"It was a big project," Bell said. "That was a good feeling when they did the ribbon cutting and we got into this building. All the services got along. It just really worked out really well."
Away from work, Bell said she's watched the need in the homeless community rise steadily over the years. Some clients, she said, have been coming to the shelter for at least 15 years.
Brown said the shelter's client base has remained steady at roughly 400 people in recent years, with Bell serving as a "vital piece" of that support structure for folks who have found themselves without a home.
"There is a connectivity that she has to the residents that we serve that I don't know I could find again in our every day average employee," Brown said. "She has a great ability to not only reach the residents, but also motivate them."
Bell said she loves getting to know her clients and being there for them in any way she can.
Sometimes that involves driving them to the hospital or medical appointments, taking leave from work to attend meetings with social workers or probation officers, and going to homeless camp sites to make sure folks have blankets during the cold winter months.
"I even have some right now, they're like 'Miss Brenda, can you talk to my supervisor but don't let them know I'm staying at the shelter?' And I understand," Bell added. "They're trying to get back on their feet and don't want people to know."
'FAIR IS MY LIFE'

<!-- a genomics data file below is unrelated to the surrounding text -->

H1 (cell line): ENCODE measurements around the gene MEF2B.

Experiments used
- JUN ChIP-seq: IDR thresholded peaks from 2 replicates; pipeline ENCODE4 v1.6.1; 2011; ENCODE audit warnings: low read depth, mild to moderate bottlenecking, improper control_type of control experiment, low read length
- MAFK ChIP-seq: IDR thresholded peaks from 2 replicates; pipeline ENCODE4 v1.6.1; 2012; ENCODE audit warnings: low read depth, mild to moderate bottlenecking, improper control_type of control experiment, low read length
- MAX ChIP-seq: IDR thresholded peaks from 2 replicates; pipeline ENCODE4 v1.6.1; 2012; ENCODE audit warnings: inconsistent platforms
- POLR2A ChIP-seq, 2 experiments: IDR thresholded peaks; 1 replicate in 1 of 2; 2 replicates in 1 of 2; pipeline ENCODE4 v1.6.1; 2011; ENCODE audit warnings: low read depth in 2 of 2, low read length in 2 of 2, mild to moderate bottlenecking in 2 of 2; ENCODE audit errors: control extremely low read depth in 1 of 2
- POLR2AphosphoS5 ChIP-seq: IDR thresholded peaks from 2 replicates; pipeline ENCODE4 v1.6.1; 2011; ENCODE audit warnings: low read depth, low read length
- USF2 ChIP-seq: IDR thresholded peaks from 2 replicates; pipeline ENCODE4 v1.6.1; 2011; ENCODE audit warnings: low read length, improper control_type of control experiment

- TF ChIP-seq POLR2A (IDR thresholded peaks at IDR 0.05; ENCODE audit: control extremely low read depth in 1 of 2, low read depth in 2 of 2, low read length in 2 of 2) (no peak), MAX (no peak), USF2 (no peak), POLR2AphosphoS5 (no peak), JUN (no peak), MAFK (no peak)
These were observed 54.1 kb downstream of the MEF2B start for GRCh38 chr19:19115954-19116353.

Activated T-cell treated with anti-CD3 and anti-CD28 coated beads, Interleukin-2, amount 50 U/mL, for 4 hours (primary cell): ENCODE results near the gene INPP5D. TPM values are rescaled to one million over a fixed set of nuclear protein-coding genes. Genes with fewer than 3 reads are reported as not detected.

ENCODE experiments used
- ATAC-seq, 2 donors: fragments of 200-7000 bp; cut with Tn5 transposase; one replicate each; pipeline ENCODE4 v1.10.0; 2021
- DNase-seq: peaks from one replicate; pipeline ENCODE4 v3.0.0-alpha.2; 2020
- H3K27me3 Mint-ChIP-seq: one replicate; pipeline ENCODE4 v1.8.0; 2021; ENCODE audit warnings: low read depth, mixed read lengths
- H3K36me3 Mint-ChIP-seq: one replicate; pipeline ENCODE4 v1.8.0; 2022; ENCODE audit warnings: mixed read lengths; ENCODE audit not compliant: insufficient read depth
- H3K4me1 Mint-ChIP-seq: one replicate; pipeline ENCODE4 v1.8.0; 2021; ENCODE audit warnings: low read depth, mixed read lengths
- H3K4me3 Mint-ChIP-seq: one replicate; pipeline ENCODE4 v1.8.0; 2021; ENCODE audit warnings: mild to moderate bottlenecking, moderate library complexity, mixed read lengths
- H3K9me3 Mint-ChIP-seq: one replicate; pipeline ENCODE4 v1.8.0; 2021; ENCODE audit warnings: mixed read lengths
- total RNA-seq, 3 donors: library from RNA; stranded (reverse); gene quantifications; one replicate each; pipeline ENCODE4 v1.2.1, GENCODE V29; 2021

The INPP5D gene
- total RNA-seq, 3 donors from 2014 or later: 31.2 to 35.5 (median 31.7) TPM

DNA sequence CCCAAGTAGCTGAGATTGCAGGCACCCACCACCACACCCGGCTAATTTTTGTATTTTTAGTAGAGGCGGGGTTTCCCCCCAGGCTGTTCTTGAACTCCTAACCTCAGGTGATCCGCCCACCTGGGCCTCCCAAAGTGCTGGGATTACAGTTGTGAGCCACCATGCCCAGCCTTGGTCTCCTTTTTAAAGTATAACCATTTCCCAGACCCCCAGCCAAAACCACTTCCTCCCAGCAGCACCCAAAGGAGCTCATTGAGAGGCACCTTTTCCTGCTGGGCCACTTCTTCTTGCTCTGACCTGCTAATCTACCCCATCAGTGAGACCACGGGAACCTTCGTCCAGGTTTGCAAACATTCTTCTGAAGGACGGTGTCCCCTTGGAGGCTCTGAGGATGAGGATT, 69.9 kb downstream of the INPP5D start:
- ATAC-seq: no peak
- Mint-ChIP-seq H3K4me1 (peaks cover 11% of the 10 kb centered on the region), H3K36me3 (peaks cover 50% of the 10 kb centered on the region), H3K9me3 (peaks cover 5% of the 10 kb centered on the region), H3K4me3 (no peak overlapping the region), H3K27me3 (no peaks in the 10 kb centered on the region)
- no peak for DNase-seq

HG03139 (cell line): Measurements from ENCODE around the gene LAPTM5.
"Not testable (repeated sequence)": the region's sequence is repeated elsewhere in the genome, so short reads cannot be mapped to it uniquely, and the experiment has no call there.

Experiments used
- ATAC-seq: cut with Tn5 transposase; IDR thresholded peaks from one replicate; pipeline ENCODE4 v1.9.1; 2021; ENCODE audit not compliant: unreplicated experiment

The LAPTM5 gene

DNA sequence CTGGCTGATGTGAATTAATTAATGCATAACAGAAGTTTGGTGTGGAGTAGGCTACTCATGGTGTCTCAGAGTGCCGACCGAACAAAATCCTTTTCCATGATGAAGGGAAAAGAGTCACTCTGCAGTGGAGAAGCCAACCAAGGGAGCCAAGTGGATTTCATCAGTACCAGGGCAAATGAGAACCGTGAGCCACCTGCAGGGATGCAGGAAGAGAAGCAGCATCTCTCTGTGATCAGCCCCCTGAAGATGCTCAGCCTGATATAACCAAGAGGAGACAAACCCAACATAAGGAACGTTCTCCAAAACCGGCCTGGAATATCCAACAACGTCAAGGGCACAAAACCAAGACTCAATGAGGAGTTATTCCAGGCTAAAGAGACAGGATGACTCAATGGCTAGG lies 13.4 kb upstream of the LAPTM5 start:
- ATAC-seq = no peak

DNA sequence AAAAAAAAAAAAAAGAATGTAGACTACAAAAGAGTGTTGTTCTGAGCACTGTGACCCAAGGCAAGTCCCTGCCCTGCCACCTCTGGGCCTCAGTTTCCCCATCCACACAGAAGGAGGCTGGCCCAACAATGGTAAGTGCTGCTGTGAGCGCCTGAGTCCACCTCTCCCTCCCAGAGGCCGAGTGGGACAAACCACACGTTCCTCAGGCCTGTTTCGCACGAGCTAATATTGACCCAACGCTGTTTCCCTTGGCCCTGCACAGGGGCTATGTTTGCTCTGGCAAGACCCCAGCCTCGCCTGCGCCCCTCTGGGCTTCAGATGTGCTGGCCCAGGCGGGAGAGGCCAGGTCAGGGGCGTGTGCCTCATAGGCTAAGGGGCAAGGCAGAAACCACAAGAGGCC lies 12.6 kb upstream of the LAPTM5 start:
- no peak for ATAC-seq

Bell is equally as passionate about the local agriculture community.
Every April, she anticipates a phone call from the organizers of the Great Frederick Fair, asking her to begin thinking about who she plans to enlist as judges of the household goods building, which she oversees.
There, visitors can see participants' entries in contests ranging from baked goods and quilts to photography and jewelry.
Over three decades in the making, it's a role that also started as a volunteer job before Bell was asked to come on staff with the fair. In any case, she looks forward to the event every year.
"I've been going to the fair for 59 years. The fair is my life," she said. "I was like eight, nine months old (when) my grandfather took me and I've been going every year since then."
Why is community so important to Bell? She said her "people person" nature stems from two hardworking women who came before her.
"I had two grandmothers who worked their butts off, and one of them I was with constantly," Bell said. "I swear that she rubbed off on me. She worked over at the YMCA for years and helped everybody.
"I just think, 'what did she do to me?'" she laughed.
Despite sometimes earning the title of a "workaholic," Bell said her time at the shelter, where she's met people from all walks of life, backgrounds and situations, also has reaffirmed a valuable life lesson.
Never take anything for granted, because homelessness does not discriminate.
"It can happen to anybody," Bell said. "It doesn't matter who you are -- you can be just one paycheck away from being homeless."